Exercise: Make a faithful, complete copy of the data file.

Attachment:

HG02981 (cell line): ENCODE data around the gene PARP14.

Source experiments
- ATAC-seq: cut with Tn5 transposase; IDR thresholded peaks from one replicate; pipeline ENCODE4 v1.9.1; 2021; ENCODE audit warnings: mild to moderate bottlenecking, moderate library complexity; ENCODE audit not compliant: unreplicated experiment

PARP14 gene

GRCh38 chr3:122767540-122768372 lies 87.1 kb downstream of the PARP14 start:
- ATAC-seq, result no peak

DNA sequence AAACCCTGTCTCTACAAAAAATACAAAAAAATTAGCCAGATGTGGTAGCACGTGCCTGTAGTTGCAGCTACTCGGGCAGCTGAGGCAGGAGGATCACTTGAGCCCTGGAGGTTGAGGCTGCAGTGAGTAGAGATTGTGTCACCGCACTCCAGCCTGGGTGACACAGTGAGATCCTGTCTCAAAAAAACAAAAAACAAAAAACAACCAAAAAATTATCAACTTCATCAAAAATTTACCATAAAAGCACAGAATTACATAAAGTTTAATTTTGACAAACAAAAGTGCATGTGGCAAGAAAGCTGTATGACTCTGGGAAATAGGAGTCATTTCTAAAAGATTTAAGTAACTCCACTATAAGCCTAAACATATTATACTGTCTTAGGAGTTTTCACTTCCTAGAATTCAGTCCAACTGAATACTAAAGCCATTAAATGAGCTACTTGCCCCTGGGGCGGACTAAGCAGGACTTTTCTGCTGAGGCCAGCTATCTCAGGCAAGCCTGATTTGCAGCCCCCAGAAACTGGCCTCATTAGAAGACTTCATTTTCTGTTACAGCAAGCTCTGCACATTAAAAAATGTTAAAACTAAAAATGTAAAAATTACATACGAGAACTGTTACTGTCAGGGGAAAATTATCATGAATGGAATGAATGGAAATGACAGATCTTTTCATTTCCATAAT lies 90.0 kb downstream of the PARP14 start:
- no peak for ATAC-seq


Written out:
HG02981 (cell line): ENCODE data around the gene PARP14.

Source experiments
- ATAC-seq: cut with Tn5 transposase; IDR thresholded peaks from one replicate; pipeline ENCODE4 v1.9.1; 2021; ENCODE audit warnings: mild to moderate bottlenecking, moderate library complexity; ENCODE audit not compliant: unreplicated experiment

PARP14 gene

GRCh38 chr3:122767540-122768372 lies 87.1 kb downstream of the PARP14 start:
- ATAC-seq, result no peak

DNA sequence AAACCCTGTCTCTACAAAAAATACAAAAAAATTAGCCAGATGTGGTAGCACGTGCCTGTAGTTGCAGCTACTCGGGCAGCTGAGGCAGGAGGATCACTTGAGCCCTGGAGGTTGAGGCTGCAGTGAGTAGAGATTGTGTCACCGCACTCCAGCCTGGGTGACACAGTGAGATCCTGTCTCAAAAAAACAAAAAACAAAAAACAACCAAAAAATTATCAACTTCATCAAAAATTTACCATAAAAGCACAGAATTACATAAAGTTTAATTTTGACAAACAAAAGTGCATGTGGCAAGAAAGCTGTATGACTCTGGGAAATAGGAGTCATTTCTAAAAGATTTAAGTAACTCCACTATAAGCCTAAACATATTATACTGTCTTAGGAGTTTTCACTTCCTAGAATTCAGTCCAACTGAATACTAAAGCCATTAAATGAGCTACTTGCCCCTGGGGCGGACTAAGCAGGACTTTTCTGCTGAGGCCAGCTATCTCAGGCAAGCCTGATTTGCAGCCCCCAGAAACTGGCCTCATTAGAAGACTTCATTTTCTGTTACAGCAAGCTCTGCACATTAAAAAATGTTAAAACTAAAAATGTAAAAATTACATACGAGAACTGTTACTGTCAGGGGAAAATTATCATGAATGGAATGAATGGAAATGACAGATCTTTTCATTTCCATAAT lies 90.0 kb downstream of the PARP14 start:
- no peak for ATAC-seq